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What Is the Purpose of the Contracts Clause in Article I?

Professor Julia Mahoney discusses why the Contract Clause was needed in the Constitution. At the time that the Constitution was being drafted, various states had passed laws allowing debtors to default on their loans. The Contract Clause gave the federal government authority to oversee and enforce contracts between creditors and debtors, nullifying the state laws. It remains controversial as to how broad that federal authority is, and how it interacts with state legislation and authority. https://youtube.com/watch?v=Yy0JMdfg4tc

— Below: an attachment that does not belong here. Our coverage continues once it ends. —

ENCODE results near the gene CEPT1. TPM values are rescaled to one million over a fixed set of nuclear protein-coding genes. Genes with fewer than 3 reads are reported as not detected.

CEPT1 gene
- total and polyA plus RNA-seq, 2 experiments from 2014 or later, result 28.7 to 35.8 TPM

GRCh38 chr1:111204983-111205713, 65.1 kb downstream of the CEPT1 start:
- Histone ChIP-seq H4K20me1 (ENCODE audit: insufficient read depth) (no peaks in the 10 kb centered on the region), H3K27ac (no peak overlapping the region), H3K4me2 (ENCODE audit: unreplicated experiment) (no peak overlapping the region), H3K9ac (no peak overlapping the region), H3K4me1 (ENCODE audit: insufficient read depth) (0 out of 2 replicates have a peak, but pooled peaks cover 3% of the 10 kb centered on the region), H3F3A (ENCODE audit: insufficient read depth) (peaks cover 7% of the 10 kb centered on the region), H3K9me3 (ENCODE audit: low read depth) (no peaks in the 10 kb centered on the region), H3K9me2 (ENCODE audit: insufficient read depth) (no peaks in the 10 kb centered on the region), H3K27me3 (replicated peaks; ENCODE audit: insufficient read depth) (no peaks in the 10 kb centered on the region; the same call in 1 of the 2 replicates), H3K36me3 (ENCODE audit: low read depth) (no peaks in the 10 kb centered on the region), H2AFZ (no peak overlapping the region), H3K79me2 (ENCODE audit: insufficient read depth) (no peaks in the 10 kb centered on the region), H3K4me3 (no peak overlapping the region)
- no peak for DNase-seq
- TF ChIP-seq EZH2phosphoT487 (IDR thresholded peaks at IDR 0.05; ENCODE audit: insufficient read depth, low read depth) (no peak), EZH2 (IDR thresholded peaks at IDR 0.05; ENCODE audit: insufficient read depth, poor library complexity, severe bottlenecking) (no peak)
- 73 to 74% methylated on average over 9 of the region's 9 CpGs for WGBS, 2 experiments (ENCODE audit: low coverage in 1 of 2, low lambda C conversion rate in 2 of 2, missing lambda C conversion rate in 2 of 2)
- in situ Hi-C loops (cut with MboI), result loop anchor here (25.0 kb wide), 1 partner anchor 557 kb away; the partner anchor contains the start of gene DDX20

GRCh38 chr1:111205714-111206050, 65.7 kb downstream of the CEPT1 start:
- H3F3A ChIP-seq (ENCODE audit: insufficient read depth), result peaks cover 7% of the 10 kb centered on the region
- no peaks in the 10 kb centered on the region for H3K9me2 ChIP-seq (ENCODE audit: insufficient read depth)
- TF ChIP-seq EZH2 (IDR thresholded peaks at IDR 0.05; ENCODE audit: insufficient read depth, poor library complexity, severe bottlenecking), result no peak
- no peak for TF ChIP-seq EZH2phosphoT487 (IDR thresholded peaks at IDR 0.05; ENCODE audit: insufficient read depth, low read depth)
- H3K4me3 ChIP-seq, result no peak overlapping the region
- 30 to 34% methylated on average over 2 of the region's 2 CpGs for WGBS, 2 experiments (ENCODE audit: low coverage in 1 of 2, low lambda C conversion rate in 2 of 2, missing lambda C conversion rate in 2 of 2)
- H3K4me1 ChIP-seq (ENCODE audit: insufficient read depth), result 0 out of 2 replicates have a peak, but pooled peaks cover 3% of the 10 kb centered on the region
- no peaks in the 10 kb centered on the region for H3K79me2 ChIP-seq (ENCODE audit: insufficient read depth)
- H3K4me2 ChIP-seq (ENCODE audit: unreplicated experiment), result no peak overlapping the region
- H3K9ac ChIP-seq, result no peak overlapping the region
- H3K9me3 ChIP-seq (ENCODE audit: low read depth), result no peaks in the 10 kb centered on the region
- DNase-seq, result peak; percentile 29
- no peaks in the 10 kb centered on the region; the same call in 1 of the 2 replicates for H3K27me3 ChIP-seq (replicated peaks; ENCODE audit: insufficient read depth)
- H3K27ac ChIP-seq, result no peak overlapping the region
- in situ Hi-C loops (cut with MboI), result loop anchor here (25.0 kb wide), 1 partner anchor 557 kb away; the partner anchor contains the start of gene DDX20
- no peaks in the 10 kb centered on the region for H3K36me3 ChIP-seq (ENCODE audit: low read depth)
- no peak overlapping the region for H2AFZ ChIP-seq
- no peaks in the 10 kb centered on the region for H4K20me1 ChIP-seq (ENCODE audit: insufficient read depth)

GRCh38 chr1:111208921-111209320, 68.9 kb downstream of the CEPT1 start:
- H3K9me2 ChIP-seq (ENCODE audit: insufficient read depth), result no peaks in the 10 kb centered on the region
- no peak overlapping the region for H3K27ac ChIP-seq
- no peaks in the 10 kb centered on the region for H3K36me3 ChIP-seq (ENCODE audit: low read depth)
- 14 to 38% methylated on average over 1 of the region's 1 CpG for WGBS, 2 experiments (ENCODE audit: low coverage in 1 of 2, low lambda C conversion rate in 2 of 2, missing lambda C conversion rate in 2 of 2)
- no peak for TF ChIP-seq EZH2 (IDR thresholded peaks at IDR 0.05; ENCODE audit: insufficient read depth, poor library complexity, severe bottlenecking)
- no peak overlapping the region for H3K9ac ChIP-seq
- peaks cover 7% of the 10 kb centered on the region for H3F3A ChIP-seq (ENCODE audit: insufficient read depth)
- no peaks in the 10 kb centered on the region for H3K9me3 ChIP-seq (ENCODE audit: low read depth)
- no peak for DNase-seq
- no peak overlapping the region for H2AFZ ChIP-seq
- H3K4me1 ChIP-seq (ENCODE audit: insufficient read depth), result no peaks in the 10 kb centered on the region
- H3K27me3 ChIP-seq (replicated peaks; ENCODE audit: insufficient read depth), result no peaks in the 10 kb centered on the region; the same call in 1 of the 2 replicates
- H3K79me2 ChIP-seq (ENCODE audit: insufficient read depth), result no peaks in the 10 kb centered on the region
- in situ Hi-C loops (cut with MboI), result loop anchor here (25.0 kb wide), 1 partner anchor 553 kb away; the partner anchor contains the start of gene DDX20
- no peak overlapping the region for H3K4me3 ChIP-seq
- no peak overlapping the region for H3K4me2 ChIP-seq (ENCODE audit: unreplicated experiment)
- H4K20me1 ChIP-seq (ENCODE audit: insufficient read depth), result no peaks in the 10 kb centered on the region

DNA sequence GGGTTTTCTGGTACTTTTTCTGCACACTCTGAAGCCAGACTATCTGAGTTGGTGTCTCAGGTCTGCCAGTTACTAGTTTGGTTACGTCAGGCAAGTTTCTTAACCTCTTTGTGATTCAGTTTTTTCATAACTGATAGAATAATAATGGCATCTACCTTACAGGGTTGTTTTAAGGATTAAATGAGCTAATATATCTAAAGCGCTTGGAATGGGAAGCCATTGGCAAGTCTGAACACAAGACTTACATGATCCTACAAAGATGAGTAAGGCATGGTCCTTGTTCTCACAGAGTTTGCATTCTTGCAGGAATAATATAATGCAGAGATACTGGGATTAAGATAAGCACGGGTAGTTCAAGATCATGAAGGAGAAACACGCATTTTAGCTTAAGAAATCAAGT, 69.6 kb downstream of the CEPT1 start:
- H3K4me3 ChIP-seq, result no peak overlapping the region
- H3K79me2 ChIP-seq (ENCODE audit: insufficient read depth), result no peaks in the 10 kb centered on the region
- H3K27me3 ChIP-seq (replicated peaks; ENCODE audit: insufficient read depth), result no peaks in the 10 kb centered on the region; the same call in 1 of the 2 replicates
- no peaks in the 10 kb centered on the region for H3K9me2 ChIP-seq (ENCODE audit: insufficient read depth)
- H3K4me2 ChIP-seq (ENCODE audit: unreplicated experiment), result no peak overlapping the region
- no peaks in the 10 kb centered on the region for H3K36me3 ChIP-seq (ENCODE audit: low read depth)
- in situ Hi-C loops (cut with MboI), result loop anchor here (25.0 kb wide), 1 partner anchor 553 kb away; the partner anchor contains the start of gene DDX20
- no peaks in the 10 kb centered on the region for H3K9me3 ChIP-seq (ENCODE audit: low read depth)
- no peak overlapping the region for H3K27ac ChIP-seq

The Contract Clause was inspired in part by a flurry of laws passed by states which had effects on existing debts. There was concern that state legislatures were going to, or had already, passed laws, such that creditors were being dispossessed of their property, in essence, the debts were being wiped out, or nearly so. Now, the extent to which the Contract Clause actually prevents government from passing laws that affect the relationships between creditors and debtors - that's a whole area of controversy that deserves, I think, careful attention. The question, as always, is how far does this limitation on the power of state legislatures to pass statutes that affect contracts, go? One might say that the Contract Clause is meant to ensure that there will be a very high level of stability when it comes to contractual obligations. That is that those who enter into contracts, can be quite sure that government isn't going to do anything, or at least not be able to do very much so as to change what they get under that contract. But many argue, understandably, that, that's not what the Contract Clause does, or should do, at all. That in a dynamic society, especially dynamic commercial society, they're going to be inevitable a lot of changes in terms of what sorts of contracts the government will use its courts, will allow to be enforced in the courts, including what sorts of remedies may be awarded as the result of contractual breach. And that it is unrealistic to expect for the Contract Clause to operate so as to set contractual obligations in stone. There was no way for any Constitution to ensure that all debts wherever, and however contracted, are always going to be paid, and in time and in full. But the Contract Clause was designed to be a powerful vehicle to prevent, sort of hasty, or significant rearrangements of the relationships between creditors and debtors. In other words, that it was meant to at least put a brake on the ability of state legislatures to significantly change the relationships between creditors and debtors.

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